The Kurds, like numerous other nations that encompassed the Ottoman Empire, were afforded the right of self-determination under the Treat of Sevres but somewhat ironically within a few short years, the Kurds were scrubbed-off the map by the Treaty of Lausanne.
No Kurd was ever consulted about the division of its land or its people and the new borders that they were suddenly bound to. This was the decision of global powers and regional actors on the chessboard who held the Kurdish population as inferior pawns that could be ruled and submerged. Once great amounts of oil were discovered in Kurdistan this was the final nail in its quest for statehood as it’s carve up intensified and powers sought to reap the benefits of its immense wealth.
Ironically, although the Kurds have steadily risen in prominence and strategic standing in recent years, any notion of independence would gain no support from the US or other major powers due to geopolitical considerations. By the same token, it is doubtful whether it was purely legal considerations that saw the US support the secession of Kosovo or if it was strategic reasons.
More ironically, the same geopolitical constraints that the West allude to in justifying why Kurdish independence would create instability and a nightmare scenario was created by the West themselves.
Evidently, anarchy would ensue if the principle of self-determination was vaguely applied to all cases. This would amount to great global instability and further bloodshed. However, self-determination can only be applied based on its own merits and not double standards.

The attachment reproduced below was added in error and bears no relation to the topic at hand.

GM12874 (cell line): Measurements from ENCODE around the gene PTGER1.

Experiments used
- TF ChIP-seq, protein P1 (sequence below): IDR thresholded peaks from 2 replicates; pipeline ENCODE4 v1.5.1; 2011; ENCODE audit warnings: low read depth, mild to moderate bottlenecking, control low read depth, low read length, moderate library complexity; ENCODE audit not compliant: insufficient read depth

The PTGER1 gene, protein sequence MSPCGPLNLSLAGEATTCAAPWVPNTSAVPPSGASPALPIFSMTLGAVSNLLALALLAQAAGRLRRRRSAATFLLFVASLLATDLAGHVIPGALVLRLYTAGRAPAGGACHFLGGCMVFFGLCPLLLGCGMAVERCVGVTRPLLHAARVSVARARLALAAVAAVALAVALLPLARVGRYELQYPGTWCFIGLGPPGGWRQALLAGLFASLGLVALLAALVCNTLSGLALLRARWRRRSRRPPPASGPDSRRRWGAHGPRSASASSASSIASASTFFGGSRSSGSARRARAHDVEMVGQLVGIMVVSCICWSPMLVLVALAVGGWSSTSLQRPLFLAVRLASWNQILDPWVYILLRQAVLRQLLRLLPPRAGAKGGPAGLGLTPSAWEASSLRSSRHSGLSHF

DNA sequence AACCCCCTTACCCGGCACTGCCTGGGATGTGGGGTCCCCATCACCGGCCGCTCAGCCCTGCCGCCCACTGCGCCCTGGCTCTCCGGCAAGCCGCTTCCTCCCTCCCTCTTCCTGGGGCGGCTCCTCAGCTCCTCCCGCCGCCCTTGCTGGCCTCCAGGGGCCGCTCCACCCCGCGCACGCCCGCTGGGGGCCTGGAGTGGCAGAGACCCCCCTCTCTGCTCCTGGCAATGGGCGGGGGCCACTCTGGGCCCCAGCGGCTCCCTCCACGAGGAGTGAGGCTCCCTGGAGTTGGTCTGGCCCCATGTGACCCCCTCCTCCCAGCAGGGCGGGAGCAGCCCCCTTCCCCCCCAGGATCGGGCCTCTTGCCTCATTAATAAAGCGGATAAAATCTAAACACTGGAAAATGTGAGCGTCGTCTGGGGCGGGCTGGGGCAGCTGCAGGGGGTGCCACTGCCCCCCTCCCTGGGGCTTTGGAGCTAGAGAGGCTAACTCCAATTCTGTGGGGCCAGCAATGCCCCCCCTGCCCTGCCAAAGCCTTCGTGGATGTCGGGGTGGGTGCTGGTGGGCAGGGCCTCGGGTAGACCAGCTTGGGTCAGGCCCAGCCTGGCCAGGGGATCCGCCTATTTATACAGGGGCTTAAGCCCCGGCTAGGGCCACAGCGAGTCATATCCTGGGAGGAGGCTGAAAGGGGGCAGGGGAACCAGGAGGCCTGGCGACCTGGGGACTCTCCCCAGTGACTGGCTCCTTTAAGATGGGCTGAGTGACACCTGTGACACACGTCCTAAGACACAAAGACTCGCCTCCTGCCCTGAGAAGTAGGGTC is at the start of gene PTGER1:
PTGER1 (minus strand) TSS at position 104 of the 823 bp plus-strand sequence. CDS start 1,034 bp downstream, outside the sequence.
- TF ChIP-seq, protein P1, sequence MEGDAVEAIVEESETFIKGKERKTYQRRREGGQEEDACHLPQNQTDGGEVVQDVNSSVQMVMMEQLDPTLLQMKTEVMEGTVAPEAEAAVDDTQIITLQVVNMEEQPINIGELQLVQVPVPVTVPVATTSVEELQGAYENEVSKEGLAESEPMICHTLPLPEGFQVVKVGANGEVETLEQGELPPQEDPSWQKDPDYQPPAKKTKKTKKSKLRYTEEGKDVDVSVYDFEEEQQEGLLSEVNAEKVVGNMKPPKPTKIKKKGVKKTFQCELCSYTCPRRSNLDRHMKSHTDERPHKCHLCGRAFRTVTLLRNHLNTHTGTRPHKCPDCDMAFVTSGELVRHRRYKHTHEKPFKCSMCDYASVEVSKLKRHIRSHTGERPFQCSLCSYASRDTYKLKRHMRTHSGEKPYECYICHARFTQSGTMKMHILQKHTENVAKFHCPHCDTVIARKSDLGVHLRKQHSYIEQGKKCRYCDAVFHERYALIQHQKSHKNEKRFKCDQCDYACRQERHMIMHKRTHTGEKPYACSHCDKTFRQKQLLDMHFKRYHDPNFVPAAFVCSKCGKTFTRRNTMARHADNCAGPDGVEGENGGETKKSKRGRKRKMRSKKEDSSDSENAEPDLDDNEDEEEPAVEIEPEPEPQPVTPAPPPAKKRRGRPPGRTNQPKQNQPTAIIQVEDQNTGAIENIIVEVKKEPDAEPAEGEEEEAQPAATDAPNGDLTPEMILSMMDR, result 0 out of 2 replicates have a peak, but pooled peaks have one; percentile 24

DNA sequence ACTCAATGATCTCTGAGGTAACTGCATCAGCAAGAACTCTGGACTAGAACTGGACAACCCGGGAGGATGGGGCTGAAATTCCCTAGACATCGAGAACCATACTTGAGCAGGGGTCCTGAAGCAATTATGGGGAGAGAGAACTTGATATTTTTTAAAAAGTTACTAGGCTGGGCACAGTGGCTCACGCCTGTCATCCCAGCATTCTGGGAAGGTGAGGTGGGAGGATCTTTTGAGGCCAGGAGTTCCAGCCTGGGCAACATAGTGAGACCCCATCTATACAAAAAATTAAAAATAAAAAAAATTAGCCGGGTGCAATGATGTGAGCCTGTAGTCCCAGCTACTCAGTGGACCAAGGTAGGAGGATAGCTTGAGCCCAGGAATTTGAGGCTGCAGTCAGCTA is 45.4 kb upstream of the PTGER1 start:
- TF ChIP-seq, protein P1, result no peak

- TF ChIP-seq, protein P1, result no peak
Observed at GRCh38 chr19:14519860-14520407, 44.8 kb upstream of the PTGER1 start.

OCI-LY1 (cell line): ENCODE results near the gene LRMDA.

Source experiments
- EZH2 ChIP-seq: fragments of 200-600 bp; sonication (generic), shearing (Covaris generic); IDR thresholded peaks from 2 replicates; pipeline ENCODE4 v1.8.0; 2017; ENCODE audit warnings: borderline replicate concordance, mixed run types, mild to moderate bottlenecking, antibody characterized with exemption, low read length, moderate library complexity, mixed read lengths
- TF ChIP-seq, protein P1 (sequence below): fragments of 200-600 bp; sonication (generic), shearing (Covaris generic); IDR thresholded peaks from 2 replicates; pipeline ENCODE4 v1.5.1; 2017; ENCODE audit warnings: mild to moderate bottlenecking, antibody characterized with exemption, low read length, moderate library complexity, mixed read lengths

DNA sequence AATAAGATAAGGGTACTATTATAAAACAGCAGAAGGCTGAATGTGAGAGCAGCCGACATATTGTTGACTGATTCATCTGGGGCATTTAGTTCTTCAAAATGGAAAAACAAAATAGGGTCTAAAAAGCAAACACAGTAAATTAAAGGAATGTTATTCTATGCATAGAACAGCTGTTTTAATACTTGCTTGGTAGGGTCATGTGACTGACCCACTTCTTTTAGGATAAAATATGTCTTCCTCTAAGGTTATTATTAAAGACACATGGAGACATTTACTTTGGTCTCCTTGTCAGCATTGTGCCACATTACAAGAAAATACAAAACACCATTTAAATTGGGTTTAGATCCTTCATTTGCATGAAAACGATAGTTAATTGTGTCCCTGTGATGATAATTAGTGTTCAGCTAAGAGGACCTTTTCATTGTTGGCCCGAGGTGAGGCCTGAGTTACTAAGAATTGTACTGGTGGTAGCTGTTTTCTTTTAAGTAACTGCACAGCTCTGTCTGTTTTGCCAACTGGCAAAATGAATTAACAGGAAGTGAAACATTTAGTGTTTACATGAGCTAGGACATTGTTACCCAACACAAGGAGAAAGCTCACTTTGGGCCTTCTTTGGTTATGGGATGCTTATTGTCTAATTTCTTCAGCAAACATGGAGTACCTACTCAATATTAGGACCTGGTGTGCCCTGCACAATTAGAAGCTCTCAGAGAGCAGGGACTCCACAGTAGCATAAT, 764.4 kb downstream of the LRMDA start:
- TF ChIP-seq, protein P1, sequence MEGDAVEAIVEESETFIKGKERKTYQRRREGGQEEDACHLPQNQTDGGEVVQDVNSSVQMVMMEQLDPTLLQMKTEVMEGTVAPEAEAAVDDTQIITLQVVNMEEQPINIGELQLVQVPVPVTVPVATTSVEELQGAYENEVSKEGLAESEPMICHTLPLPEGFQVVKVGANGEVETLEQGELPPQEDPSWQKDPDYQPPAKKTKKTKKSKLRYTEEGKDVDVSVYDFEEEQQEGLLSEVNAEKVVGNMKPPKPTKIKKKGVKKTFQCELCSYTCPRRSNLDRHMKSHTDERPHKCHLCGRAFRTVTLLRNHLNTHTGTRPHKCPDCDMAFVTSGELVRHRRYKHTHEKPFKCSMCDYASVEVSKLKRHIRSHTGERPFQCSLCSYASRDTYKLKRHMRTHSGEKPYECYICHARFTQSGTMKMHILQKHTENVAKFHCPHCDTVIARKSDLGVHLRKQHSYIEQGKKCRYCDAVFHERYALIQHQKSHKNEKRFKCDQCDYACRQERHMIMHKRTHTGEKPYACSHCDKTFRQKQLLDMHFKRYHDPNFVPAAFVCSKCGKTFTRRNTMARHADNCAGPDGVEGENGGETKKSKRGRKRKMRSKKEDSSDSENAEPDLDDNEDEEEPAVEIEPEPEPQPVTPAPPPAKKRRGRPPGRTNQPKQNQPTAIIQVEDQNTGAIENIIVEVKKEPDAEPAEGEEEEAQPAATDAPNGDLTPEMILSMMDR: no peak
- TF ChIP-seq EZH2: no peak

The basis of any nationalist struggle is primarily ethnicity. Any established nation has the right to unmolested existence, to decide its own affairs and to express cultural freedom. No nation has the right to submerge, rule-over or deny outright another nation.
These fundamental principles are one of the main reasons why the League of Nations and later the UN was created and why many wars have been waged against rogue regimes and dictators trespassing international charters.
No case demonstrates the lack of international standards than that of Turkey. With a highly nationalistic driven constitution and an oppressive military existence, the Kurds were historically sidelined or merely referred to as “Mountain Turks” and even today do not enjoy key rights granted by UN charters.
The best judge of a nationality is history, culture and heritage. Kurds have existed in the areas that they reside for thousands of years and have been recognised as a distinct nationality throughout history, with their own language, culture, customs and traditions.
In the example of Turkey, the Kurds could benefit immensely from a peaceful and prosperous coexistence with their Turkish counterparts and with it possibly the carrot of EU membership. However, this unison by the virtue of international law must be based on voluntary association, democratic rights, culture freedoms and an equal status.
It was highly significant that Turkey was one of the first countries to recognise Kosovar independence. It was also its flagship of Turkish Cypriot rights that led to the invasion of Cyprus in 1974 and the establishment of a state in Northern Cyprus that was widely condemned.
The Turkish Cypriot right to self-rule and peaceful existence was the vehicle for Turkish intervention. However, what the Turkish Cypriots desire is hardly clear given that they became outnumbered by Turkish settlers brought by the Turkish government.
The principle of “self-determination” is best explained in the words itself. However, by clear contradiction, it is still obvious that owing to the colonial mentalities of Western powers, it is not “self” that determines such a principle but “others”.
As the old English saying goes “what is good for the goose is good for gander”.
First Published On: Kurdish Globe
Other Publication Sources: Online Opinion, eKurd, Peyamner, Various Misc.